They showed visitors what they were knitting and told them the ins-and-outs of their projects. I think we may have hooked a few new knitters! We're always happy to introduce newbies to a brand new addiction . . . I mean craft.
So a great big thank you to all who came out to tour the farm. We appreciate your support and your interest in the farm.
Hope to see you next year!
Who knew today would be so exciting. It started out ordinary enough. Rainy. Slightly warm. Windy. Typical, typical for this Spring.
But then Michael went to check on his bee hives and the day changed.
In a tree, near the hives, was a swarm of bees.
Swarming is when the queen bee leaves her colony with a big group of her worker bees to form a new colony.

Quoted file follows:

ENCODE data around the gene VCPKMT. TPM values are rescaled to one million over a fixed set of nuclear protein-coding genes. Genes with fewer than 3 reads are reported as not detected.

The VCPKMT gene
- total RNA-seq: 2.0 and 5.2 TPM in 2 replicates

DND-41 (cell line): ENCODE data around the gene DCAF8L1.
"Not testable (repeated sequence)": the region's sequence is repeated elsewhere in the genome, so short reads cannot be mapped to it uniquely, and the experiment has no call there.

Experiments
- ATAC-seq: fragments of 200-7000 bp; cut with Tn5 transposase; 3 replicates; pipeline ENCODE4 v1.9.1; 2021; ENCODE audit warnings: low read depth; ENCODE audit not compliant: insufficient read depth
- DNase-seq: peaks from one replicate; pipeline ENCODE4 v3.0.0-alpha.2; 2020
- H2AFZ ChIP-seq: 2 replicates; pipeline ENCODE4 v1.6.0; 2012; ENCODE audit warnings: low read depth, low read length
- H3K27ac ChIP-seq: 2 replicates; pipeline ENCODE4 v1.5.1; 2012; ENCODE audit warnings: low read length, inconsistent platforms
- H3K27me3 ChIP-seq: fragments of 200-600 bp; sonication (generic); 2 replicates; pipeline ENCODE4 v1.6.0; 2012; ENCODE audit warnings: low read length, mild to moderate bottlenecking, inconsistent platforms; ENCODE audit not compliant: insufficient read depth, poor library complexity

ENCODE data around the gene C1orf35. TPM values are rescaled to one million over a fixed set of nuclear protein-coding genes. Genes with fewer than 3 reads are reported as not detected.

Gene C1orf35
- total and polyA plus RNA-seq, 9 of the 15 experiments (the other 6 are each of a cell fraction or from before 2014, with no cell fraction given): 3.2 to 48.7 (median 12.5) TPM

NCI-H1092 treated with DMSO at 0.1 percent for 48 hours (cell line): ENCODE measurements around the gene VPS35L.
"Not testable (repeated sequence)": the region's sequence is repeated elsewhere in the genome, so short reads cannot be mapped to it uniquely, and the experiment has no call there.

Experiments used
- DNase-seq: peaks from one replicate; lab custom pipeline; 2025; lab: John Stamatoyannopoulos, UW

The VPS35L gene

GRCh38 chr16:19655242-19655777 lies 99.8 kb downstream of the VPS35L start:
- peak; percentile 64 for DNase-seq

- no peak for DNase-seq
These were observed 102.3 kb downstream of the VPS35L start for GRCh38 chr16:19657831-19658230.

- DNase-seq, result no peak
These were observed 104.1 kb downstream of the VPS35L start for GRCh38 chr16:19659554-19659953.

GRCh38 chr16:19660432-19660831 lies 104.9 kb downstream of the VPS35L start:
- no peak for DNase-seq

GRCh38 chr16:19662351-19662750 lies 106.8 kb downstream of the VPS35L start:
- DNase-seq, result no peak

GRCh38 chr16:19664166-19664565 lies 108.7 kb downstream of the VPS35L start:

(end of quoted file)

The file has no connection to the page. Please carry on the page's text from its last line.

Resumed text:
We checked our hives and don't think this swarm came from them. We think this is a swarm from somebody else's hives as we didn't see swarm cells in any of our hives.
Once discovered, it was time to gather the supplies to capture the swarm:
A hive box, clippers for the tree and a box to put the cut limb in for moving.
Then it was off to the swarm area for capturing.
A swarm of bees can look pretty frightening, but they are usually not aggressive. They don't have any brood (eggs and larva) to defend and their only interest is in finding a new home for the queen. The key word here is usually. Bees will attack if they think you are a threat. We made darn sure we were as unthreatening as possible!
Quietly, Michael went about cutting the limb and placing it in the box. (Quietly, I went about standing away from the swarm and taking pictures!) Then the box with the limb is taken to the hive box and shaken into the hive box.